In decompressive craniectomy procedures it does not matter which way you do the duraplasty, or, does it? A study on an experimental model
22 November 2012
26 November 2012
06 April 2017 (online)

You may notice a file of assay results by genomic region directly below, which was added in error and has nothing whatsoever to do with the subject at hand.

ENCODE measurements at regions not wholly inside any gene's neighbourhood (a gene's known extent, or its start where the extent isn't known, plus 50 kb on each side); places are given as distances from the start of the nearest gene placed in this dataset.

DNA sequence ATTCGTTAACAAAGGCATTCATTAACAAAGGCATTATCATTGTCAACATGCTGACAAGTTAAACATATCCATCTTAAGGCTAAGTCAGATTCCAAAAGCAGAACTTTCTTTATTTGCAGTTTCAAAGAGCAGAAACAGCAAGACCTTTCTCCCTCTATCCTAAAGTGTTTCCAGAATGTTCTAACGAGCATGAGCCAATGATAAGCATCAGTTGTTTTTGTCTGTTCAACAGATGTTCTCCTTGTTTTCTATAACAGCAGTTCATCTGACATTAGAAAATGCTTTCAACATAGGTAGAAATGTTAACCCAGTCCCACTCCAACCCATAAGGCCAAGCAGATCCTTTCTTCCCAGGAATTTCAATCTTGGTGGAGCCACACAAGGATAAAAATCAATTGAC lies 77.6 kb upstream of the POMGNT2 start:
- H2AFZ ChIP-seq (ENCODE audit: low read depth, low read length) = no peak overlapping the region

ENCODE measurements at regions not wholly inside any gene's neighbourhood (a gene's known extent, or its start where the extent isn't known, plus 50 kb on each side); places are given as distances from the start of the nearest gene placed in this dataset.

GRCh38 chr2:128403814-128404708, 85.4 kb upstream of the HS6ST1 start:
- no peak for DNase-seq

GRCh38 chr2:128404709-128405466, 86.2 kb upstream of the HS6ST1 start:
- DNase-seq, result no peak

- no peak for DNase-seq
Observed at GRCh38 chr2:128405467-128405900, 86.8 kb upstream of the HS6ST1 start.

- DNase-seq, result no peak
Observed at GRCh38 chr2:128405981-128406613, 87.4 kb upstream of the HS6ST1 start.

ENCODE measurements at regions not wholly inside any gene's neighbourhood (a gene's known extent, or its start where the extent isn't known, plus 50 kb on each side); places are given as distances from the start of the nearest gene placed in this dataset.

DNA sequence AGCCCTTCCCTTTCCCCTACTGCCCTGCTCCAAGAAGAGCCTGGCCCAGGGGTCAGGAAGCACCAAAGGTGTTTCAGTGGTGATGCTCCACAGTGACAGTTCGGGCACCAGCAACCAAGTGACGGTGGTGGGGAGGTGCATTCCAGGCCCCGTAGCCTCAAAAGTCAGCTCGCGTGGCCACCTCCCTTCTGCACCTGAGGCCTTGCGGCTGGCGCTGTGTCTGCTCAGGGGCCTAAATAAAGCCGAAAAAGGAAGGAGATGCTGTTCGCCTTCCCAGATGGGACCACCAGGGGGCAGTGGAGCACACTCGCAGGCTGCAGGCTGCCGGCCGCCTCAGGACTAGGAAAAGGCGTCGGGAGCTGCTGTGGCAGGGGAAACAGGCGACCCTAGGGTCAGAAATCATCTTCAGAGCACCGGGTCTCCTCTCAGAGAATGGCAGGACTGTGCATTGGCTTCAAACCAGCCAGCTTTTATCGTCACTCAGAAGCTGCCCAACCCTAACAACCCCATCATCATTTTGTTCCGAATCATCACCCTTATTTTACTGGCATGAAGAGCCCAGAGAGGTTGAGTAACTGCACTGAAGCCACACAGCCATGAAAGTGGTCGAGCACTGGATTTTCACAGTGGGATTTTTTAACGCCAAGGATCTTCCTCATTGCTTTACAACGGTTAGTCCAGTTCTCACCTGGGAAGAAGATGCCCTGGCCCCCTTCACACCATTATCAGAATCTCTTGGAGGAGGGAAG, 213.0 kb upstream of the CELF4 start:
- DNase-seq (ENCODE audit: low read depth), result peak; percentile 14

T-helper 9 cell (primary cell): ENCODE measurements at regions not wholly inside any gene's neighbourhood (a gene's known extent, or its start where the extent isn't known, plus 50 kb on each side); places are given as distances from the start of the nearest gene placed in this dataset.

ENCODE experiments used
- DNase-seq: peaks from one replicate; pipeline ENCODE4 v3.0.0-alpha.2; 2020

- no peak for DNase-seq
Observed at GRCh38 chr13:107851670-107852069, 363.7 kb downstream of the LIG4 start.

The pathophysiology of malignant intracranial hypertension is a deleterious cycle of increased intracranial pressure, decreased tissue perfusion, declining intracellular energy production, increasing cellular edema, and subsequent increasing intracranial pressure. Decompressive craniectomy offers an effective treatment for intracranial hypertension that is refractory to standard medical treatment. There is no standardized technique suggested for durotomy and expansile duraplasty till date. We conducted this study on a model designed from locally available materials to objectively quantify the volume expansion achieved by the various durotomy and expansion duraplasty techniques. Amongst the more popularly used techniques for durotomy and duraplasty, the apparent volume expansion achieved appears to be maximum with a horse shoe shaped incision (43 ml) as opposed to a cruciate (30 ml) or a multipinnate (36 ml) incision. However, after correcting for the volume of the outpouchings, horse shoe shaped incision looses much of it's sheen (10 cm) lagging far behind the other two duraplasty techniques. Our study has proven the generally held view that there is not much to choose from between the cruciate and multipinnate durotomy techniques in performing expansile duraplasty. A horse shoe shaped durotomy on the other hand appears to be far less fruitful.
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